18 May

National No Dirty Dishes Day

Wash House

So we are drinking a...

Wash House

Probably created by a fed-up and overloaded homemaker, No Dirty Dishes Day is a day dedicated to keeping our sinks clear of dirty plates, pots and pans.

But it represents more than just having a clean and tidy sink area and encourages us all to take a break from our daily chores, to marvel at our gleaming basins and to relax and have some fun instead.

So how can you keep the kitchen sink clear today? Stick to foods that don't call for plates or cutlery (the perfect excuse for takeaway pizza if ever we heard one), stick to paper plates and disposable cups and cutlery (all biodegradable of course) or simply head out for dinner with some pals.

But if you decide to stay home today, pop those Marigolds away and do something considerably more fun - make yourself a Wash House, a delicately herbal, simple yet refreshing cocktail.

It's also International Museum Day

Today is International Museum Day, and around the world curators and librarians will be throwing spectacles and caution to the winds, and throwing their museums open to the public. Wait, what's so different about that?

Established in 1977, each year this day "helps raise awareness of how important museums are in the development of society." Around the world, some 30,000 museums across more than 120 countries will be celebrating International Museum Day with special activities and exhibitions.

So, in honour of those museum curators and librarians, we are turning our attentions to not a museum piece, but a 20th Century Cocktail.

It's also the day Jackie Cochran broke the Sound Barrier

You've probably not heard of Jackie Cochran. Unlike her contemporary, Amelia Earhart, she didn't disappear - in fact, she lived into her 70s.

But, on this day in 1953, Cochran set one of her 200 aviation records, piloting an F-86 fighter to become the first woman to break the sound barrier. 11 years later, at the age of almost 60, she would fly at faster than twice the speed of sound.

During World War II she came close to bringing women pilots into the U.S. Air Force, decades ahead of her time: after the war, she was made a Lieutenant Colonel in the U.S. Air Force Reserve.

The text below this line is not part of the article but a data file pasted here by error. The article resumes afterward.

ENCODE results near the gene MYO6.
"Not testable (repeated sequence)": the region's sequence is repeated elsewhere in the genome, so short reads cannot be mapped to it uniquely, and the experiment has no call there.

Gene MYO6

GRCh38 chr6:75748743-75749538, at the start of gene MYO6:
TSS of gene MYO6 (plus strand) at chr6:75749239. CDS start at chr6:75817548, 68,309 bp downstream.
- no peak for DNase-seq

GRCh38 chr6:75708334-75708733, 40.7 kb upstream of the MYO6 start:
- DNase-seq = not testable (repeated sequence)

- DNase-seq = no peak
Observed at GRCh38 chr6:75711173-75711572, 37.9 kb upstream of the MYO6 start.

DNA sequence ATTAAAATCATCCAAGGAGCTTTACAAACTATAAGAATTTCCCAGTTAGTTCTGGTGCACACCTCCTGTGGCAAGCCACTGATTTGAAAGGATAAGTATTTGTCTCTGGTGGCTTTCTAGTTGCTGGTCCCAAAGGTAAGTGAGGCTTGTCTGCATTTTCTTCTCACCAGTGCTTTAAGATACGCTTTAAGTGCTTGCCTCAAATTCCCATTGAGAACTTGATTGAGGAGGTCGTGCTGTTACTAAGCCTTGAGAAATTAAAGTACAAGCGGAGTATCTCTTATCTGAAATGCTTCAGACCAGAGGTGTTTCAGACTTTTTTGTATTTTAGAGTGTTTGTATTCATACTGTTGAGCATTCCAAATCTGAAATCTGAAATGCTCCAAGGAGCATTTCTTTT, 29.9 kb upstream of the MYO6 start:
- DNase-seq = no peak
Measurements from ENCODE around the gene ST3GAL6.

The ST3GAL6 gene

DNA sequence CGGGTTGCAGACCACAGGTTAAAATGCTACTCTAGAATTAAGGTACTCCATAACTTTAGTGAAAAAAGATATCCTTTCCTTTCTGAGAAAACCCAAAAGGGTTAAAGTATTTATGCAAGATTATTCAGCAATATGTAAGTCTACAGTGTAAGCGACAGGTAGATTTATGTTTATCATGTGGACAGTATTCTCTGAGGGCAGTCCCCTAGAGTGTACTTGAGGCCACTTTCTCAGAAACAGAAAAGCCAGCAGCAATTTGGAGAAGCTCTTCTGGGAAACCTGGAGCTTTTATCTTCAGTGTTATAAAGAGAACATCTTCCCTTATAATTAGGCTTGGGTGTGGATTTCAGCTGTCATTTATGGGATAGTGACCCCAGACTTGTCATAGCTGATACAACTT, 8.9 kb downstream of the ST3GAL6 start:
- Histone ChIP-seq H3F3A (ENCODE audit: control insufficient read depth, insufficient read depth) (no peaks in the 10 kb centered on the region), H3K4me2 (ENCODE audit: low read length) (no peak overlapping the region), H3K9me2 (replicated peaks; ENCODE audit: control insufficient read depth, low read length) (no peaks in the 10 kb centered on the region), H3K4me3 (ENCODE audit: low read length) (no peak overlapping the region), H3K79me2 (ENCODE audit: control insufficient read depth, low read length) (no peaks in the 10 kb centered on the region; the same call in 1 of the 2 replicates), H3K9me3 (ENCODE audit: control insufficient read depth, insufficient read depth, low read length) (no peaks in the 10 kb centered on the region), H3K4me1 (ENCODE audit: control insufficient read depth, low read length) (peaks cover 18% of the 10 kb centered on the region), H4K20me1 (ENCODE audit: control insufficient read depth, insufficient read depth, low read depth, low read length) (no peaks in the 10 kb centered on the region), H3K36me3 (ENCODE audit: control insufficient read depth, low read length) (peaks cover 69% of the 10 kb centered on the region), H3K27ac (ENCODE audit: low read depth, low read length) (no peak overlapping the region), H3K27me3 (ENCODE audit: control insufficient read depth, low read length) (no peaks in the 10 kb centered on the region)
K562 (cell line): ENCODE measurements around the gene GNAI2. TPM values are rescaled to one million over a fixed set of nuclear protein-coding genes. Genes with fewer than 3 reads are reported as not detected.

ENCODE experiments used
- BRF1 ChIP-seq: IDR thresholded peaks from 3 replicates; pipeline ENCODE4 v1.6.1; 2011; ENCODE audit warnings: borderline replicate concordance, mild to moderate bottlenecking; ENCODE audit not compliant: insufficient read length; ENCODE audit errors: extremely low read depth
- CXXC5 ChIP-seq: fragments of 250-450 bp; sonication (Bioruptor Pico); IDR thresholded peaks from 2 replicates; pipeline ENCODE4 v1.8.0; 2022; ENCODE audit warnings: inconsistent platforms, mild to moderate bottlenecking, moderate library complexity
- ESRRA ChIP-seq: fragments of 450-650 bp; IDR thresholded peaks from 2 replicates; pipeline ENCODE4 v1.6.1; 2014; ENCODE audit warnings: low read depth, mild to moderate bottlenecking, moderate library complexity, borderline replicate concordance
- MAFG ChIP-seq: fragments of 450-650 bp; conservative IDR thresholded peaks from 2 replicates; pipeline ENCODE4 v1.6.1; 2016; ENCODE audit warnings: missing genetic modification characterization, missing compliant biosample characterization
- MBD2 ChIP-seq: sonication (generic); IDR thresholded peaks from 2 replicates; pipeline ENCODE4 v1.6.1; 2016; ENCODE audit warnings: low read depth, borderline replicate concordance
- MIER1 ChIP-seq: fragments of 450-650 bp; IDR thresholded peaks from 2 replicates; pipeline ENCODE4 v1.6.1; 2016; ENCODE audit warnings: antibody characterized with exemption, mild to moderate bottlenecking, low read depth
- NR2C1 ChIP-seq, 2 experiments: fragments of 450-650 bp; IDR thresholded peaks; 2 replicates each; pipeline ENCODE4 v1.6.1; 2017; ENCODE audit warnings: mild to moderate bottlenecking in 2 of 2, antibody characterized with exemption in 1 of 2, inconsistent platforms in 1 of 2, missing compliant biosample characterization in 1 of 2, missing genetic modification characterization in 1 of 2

Rather fabulously, she asked to be buried with a sword the Air Force Academy had given her -- in case, she said, she needed to fight her way out of hell. Jackie Cochran! We salute you. And we're toasting you with the classic Jack Rose cocktail.

It's also the anniversary of Monte Cassino

"The Polish flag is flying over the ruins of the ancient Italian monastery which has been a symbol of German resistance since the beginning of the year." So ran the news on this day in 1944.

When Polish soldiers raised the flag of Poland over Monte Cassino it was the culmination of a struggle that had lasted four months. Men who had started the war fighting a vast, modern army on horseback in defence of their country were now working their way home. Or so they thought.

Monte Cassino was a critical conflict in World War II - some estimate it left a quarter of a million men dead or wounded. Allied forces - Americans, Britons, New Zealanders, Canadians, Indians, Algerians, Moroccans, Tunisians, Nepalis and Poles - made four attempts to take the mountain to open the way to Rome. Along the way they caused one of the worst cultural disasters of all World War Two - they bombed a monastery that was over 1400 years old.

And the Polish soldiers? Many of them would never go home - fearing that, like the Cossacks, they'd end up in Communist concentration camps, or worse. We're toasting them, and everyone who fought in this forgotten battle, with a Monte Casino, created by Damon Dyer.

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